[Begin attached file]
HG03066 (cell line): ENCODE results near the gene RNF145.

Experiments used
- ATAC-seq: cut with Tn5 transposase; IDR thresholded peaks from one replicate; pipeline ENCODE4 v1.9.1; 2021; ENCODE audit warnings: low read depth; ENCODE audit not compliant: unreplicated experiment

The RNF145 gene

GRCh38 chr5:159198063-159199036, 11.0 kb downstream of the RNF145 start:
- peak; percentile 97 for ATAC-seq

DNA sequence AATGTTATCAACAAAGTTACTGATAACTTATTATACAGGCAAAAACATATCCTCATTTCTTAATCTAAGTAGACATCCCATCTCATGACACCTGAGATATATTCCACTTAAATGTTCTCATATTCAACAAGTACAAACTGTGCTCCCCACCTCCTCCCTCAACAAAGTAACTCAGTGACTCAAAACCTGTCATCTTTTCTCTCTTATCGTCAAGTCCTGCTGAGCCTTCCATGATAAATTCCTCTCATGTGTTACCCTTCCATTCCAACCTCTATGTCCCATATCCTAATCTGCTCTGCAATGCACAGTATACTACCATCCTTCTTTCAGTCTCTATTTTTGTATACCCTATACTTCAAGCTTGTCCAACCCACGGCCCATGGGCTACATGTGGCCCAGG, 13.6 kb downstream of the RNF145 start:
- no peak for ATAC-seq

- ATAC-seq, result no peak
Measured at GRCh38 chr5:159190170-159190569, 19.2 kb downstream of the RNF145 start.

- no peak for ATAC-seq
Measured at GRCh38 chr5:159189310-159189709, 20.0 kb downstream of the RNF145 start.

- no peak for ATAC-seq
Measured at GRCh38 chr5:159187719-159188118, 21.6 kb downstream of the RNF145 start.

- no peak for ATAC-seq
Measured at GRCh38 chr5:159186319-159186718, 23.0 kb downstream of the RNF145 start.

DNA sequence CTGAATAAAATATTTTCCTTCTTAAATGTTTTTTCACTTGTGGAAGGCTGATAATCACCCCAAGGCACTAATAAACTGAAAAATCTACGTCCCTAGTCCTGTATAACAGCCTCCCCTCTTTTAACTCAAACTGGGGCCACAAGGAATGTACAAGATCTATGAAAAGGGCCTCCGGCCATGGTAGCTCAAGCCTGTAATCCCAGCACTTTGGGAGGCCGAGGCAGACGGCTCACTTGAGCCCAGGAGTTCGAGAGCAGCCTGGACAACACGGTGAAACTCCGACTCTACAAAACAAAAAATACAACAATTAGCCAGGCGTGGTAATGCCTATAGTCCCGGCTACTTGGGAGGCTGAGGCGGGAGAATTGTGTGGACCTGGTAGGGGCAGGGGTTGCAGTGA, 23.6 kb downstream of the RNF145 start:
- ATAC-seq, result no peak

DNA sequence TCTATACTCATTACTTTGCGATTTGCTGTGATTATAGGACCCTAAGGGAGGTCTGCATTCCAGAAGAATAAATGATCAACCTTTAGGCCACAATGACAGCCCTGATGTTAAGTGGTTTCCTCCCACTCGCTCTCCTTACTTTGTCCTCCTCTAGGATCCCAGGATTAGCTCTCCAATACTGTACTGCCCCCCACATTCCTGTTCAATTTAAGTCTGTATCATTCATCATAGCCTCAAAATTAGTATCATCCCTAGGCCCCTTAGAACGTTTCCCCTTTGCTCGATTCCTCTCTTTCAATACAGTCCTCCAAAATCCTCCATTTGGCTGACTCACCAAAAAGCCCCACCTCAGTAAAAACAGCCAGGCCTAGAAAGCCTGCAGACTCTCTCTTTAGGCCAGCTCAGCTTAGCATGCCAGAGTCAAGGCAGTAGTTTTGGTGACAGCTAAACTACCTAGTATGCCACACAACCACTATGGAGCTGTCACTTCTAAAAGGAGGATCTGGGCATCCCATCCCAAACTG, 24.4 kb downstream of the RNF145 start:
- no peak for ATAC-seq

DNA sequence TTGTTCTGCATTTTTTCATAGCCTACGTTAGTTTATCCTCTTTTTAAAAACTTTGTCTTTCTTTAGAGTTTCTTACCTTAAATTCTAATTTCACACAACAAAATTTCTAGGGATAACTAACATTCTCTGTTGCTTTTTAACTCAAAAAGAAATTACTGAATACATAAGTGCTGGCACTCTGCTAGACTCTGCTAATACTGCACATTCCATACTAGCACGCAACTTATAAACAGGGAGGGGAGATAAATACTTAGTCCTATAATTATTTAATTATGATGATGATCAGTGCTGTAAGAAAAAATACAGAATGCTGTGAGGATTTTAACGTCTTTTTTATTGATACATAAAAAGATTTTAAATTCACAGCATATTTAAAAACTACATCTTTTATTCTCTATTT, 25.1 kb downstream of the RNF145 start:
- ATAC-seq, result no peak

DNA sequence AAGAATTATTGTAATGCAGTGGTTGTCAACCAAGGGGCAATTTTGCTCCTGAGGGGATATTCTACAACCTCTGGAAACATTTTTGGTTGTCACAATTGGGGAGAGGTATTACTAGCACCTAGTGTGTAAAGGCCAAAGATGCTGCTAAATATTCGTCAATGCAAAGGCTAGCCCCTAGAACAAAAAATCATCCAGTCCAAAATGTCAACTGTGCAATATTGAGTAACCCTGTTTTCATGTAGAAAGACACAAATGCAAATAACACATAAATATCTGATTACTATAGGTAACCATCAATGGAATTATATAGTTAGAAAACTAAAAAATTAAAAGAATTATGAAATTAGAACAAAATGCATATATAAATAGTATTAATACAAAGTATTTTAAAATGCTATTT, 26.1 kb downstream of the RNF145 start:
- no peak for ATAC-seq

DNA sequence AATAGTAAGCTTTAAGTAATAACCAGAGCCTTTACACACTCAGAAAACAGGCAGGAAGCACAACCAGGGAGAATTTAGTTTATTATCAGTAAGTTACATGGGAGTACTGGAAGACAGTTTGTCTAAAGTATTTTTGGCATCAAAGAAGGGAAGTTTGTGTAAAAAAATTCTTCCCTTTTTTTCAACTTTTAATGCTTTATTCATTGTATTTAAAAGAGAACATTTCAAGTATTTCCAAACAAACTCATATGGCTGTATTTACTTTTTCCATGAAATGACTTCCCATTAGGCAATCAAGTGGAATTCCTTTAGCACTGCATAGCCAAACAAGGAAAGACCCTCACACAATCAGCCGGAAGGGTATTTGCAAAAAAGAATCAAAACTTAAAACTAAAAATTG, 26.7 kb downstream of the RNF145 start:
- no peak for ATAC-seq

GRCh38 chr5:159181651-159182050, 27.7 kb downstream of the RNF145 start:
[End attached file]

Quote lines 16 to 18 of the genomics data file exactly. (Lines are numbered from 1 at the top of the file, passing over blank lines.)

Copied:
Measured at GRCh38 chr5:159186319-159186718, 23.0 kb downstream of the RNF145 start.

DNA sequence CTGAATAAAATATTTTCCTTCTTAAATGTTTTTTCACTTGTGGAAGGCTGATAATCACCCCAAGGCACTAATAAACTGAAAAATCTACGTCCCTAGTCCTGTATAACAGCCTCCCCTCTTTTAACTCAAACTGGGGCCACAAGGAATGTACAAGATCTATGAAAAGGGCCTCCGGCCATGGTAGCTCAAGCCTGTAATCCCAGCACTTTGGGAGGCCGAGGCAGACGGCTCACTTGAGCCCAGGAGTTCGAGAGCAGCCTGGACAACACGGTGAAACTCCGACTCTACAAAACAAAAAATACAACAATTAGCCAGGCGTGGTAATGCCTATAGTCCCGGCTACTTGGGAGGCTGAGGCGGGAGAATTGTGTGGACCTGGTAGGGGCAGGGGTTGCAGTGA, 23.6 kb downstream of the RNF145 start:
- ATAC-seq, result no peak